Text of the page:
How to Write a
Diamante Poem

This page will explain how to write a Diamante Poem. The Diamante was created by poet Iris Tiedt in 1969, when I was 14 years old (and already starting to write poetry of my own). It is named for the diamond in that it looks diamond-shaped on the page because of its construction. The diamante is written (and shaped) as follows:

DiamantePoetryFormPIN

LINE 1 ~ 1 Noun
LINE 2 ~ 2 Adjectives
LINE 3 ~ 3 Verbs (ending with “ing”)
LINE 4 ~ 4 Nouns
LINE 5 ~ 3 Verbs (ending with “ing”)
LINE 6 ~ 2 Adjectives
LINE 7 ~ 1 Noun

There are Synonym Diamantes and Antonym Diamantes. The Synonym Diamante poem describe one person, place, or thing using a synonym for each at the start and end of the poem. The Antonym Diamante describes two opposite things (person-place-thing), by transitioning during the poem from one Antonym (opposite) to the other. Here are examples of each to help you learn how to write a Diamante Poem of your own.

How to Write a Diamante Poem ~ Synonym Diamante

How to write a Diamante poem by Denise Rodgers on ClassroomPoems.com.

Car
vrooming rushing turning
seat dashboard headlights accelerator
moving riding driving
metallic chrome
automobile

The first synonym diamante poem was about an automobile. A synonym for automobile is the word car.  An automobile and a car are one and the same. The second synonym diamante poem is about house pets, specifically about dogs and cats. They are similar, but not identical. Notice the shift from the description of cats to dogs as we approach line #4 with the four nouns. After these four nouns, which can apply to either cat or dog, the descriptions, or words, are all about the dog.

How to write a Diamante poem by Denise Rodgers on ClassroomPoems.com.

Cats
graceful mysterious
grooming resting mewing
whiskers fur tail paws
romping sleeping playing eating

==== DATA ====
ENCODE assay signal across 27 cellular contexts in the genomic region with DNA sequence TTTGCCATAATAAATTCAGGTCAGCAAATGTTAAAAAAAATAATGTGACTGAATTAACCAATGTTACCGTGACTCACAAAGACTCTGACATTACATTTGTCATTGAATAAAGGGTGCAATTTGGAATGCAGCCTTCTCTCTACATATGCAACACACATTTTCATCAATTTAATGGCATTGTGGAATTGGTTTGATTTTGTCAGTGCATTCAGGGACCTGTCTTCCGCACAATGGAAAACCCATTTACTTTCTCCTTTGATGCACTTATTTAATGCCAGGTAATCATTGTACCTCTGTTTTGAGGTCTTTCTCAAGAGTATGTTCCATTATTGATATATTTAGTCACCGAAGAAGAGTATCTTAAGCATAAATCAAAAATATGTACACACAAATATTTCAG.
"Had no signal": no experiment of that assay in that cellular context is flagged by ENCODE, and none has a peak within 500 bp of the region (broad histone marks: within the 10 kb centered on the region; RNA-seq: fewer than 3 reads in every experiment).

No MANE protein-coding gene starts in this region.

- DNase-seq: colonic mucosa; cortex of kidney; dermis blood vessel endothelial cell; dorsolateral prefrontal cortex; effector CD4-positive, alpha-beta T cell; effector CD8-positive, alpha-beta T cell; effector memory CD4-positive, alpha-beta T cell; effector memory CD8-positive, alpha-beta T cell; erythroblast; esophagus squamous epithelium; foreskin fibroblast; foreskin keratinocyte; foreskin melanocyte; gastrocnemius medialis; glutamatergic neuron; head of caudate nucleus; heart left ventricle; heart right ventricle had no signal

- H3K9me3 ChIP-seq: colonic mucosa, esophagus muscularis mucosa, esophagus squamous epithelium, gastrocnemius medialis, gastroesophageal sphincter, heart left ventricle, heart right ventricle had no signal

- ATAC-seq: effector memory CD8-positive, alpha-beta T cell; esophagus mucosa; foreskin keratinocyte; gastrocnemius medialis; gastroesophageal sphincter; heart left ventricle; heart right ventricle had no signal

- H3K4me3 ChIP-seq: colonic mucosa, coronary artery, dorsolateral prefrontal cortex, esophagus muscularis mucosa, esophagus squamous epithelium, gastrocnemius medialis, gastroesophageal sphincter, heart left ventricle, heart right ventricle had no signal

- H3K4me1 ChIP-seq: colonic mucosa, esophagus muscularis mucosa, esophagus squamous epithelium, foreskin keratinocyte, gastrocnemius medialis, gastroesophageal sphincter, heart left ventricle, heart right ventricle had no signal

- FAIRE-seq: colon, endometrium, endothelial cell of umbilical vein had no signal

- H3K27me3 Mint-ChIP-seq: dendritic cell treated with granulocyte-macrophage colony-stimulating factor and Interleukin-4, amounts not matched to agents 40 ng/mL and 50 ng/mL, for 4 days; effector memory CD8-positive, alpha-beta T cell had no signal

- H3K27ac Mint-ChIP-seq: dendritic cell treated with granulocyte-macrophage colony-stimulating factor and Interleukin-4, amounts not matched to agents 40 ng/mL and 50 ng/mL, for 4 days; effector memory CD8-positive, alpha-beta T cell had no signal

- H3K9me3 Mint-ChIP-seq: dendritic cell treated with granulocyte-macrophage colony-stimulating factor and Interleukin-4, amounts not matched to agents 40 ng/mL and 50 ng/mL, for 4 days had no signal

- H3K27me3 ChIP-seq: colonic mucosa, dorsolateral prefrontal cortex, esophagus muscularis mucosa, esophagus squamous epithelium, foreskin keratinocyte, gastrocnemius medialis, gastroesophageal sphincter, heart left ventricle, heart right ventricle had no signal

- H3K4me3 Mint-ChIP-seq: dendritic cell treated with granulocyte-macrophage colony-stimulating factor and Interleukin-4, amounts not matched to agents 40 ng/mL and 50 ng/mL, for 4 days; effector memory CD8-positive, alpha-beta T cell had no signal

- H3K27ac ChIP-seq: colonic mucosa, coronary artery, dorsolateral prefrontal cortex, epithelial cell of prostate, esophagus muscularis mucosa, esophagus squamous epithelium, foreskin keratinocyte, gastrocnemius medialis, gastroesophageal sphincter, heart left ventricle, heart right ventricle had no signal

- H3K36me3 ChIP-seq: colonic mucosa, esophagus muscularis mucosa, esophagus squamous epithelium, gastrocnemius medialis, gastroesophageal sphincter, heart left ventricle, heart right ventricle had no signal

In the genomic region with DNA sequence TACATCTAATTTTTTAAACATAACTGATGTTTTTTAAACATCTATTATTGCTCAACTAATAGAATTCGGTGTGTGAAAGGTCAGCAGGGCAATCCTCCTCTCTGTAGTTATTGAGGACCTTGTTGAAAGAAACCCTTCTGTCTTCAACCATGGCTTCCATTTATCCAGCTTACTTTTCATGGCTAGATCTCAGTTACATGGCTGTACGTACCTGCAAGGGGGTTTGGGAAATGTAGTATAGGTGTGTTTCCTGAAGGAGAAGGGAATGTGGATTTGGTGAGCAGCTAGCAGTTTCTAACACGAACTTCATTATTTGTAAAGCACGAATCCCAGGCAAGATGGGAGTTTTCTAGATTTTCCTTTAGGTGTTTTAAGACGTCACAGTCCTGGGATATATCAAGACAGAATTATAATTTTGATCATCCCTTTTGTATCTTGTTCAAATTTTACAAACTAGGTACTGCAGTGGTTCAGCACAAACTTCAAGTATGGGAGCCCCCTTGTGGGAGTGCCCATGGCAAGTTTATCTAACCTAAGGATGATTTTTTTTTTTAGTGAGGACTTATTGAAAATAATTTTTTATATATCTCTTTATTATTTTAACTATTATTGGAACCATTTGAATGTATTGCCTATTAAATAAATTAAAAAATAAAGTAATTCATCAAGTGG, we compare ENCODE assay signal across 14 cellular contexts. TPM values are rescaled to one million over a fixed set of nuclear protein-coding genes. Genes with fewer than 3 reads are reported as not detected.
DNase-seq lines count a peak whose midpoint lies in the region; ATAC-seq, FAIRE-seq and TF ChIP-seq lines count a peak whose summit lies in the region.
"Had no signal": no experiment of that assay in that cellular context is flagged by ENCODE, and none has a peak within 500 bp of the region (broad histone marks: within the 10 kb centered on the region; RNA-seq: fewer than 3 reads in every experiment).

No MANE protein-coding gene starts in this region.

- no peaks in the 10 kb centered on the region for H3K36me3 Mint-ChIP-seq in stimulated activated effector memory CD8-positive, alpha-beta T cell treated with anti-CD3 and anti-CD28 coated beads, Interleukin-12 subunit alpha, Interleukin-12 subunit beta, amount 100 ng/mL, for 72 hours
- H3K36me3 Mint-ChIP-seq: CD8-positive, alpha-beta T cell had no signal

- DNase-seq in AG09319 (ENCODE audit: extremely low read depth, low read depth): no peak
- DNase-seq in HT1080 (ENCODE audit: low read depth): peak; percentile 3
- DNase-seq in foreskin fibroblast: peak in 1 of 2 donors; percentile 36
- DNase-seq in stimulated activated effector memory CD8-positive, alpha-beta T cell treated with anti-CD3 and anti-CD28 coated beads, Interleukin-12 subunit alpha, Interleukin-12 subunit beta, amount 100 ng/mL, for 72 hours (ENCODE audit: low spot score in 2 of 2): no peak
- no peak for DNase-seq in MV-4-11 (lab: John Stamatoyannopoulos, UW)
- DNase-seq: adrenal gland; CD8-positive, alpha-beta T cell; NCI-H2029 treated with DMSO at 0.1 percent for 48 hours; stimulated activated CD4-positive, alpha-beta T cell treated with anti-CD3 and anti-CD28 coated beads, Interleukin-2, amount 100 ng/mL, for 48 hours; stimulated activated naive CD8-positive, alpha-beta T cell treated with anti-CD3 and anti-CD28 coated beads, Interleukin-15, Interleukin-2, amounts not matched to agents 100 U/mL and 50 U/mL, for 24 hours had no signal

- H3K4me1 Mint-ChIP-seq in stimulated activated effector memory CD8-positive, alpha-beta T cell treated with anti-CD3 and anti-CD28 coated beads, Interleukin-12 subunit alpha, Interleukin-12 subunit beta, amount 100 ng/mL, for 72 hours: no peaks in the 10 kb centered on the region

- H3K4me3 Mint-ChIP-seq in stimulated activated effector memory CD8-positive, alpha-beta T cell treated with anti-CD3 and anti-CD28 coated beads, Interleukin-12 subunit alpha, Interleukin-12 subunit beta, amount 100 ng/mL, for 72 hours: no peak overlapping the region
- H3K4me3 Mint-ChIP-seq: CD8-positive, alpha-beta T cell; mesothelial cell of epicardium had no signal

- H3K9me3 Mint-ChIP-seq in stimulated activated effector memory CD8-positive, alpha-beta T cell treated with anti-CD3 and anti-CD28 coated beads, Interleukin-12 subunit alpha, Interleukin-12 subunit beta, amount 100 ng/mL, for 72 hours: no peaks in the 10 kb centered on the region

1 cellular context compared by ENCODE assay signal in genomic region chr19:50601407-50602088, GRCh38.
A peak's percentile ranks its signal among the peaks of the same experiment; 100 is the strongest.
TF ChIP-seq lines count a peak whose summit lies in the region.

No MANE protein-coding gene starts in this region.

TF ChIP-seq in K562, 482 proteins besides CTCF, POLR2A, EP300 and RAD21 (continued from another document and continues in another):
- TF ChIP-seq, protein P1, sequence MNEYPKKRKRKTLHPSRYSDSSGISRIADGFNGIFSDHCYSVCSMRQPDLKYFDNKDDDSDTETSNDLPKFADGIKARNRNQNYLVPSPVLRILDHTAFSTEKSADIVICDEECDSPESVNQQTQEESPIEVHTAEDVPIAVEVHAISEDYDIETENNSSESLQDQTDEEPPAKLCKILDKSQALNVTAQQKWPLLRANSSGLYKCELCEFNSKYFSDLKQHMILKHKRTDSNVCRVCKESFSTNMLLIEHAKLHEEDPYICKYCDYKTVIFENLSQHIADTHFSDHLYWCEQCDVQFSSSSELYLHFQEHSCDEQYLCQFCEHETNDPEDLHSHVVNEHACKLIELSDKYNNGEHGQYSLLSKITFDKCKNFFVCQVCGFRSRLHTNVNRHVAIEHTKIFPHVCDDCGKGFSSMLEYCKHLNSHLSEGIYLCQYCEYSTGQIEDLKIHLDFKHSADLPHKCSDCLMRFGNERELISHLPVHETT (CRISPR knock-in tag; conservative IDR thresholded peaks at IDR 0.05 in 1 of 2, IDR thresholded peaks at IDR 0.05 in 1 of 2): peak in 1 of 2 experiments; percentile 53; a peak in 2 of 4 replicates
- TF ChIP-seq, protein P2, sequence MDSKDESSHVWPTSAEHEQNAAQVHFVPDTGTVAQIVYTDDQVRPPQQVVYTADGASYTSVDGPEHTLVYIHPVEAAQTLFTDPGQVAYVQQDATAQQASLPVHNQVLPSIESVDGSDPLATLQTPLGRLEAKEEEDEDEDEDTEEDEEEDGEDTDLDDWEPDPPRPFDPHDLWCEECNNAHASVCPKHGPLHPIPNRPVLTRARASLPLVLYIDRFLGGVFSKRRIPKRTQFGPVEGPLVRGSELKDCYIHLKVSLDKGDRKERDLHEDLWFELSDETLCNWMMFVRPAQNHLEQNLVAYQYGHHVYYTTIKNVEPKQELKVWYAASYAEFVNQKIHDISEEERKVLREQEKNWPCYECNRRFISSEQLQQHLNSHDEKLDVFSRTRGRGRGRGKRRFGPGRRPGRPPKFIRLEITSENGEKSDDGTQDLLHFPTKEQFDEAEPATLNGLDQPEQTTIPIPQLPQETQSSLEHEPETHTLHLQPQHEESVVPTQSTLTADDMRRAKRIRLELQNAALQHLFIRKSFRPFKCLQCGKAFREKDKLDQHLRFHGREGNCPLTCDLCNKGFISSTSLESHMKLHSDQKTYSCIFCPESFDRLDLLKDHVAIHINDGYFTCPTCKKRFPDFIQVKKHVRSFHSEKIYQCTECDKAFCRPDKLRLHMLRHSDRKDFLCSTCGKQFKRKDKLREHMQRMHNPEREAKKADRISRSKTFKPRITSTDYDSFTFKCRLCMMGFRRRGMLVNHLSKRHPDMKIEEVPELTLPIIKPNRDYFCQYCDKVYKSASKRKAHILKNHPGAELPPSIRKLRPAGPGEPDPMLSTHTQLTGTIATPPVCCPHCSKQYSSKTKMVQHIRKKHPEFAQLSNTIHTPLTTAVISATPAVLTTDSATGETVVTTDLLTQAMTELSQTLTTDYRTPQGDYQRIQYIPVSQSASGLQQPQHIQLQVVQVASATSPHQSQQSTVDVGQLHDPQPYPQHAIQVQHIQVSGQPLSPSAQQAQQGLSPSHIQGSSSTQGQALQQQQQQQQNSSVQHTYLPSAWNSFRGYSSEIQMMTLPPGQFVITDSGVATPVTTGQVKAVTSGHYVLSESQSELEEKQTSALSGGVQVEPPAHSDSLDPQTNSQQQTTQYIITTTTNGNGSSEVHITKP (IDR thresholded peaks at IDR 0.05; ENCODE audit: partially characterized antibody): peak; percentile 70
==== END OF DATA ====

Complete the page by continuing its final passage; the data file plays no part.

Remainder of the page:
playful floppy
Dogs

How to Write a Diamante Poem ~ Antonym Diamante

The following two diamante poems are written about antonyms, or opposite topics. Once again, take note of how the tone of the poem changes in line four, the line that contains four nouns. After the shift from City to Country (and from Diamante to Couplet in the second poem), the rest of the poem is about the second topic.

How to write a Diamante poem by Denise Rodgers on ClassroomPoems.com.

City
busy crowded
bustling rushing honking
offices building farmland tractors
grazing growing harvesting
spacious green
Country


How to write a Diamante poem by Denise Rodgers on ClassroomPoems.com.

Diamante
diamond shape
alluring captivating spreading
shortness ordered rhythm rhyme
rhyming dancing bouncing
familiar satisfying
Couplet


Now that you know the secret for creating a Diamante poem, try your hand at writing one for yourself. Choose a topic and think of synonyms and antonyms for your topic. In other words, think of another topic that is either similar or opposite to your original topic. Brainstorm the words that go with your two topics, making sure that you are collecting nouns, adjectives, and verbs that end in “ing.” Put them all together and I guarantee that you will write a satisfying Diamante poem!

If you’re happy with your poem or poems, and would like to share them with the world, consider posting them on this site. Go to PUBLISH KIDS’ POEMS here and send your very best work over.

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